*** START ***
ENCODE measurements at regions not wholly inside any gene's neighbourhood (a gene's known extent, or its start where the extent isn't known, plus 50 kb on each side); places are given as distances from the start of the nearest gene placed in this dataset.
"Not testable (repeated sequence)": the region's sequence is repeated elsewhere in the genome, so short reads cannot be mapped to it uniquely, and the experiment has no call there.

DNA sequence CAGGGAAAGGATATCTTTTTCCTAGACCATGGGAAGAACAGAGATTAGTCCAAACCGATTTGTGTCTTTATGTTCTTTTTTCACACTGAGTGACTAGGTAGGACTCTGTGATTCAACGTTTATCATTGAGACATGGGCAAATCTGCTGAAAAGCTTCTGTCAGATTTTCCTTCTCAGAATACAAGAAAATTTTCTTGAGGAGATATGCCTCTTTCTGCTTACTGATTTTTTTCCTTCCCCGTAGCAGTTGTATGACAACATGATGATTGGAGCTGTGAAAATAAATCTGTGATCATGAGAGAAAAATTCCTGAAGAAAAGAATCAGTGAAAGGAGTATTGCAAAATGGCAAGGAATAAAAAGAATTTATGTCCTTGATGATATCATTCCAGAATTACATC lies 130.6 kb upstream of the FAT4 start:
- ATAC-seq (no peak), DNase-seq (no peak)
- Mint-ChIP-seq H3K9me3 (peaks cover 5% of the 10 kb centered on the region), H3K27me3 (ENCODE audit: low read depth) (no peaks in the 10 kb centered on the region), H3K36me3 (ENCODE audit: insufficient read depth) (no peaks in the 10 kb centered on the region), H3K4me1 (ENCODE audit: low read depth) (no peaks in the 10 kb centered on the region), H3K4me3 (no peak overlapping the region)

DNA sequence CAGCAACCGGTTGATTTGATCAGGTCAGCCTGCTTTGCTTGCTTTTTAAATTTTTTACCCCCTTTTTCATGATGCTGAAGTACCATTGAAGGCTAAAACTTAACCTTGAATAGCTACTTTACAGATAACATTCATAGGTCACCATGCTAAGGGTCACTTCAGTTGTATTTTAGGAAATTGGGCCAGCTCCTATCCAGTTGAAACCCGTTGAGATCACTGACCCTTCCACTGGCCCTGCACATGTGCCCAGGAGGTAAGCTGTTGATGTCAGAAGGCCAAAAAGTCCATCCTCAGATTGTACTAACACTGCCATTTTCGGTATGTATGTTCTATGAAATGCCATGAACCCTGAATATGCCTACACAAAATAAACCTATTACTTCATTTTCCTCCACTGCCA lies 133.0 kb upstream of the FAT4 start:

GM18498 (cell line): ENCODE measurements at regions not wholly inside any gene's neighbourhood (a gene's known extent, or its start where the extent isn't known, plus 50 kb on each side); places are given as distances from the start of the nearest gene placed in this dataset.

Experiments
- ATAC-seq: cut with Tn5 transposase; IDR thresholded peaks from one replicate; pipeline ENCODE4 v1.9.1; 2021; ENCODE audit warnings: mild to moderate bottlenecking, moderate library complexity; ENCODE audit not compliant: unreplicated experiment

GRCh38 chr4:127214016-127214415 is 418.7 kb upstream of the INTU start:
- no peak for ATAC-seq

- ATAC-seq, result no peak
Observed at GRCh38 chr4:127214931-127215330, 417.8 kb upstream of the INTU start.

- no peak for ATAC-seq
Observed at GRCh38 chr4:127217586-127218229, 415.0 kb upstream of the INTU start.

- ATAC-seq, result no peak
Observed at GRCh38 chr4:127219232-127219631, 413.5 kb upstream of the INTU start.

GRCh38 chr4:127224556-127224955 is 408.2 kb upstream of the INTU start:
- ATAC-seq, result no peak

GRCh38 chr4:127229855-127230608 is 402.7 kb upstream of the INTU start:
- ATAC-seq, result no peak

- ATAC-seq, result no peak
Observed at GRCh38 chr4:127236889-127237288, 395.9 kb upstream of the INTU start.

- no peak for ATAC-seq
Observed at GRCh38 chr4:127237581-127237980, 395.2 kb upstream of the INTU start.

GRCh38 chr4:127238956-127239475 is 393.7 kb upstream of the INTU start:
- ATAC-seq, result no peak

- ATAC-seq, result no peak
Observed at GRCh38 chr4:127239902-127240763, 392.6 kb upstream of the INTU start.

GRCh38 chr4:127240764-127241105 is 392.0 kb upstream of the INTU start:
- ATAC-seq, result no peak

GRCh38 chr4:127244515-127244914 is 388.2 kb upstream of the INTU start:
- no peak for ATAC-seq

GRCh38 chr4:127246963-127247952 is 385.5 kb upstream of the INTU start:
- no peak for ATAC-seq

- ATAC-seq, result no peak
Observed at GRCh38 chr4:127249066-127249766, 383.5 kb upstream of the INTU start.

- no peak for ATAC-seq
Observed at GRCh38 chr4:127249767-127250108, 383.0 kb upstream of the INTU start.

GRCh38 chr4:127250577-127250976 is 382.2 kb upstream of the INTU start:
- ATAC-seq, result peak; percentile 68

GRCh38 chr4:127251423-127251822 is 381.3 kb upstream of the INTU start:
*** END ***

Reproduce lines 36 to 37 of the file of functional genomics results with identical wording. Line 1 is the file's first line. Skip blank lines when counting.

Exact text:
- ATAC-seq, result no peak
Observed at GRCh38 chr4:127249066-127249766, 383.5 kb upstream of the INTU start.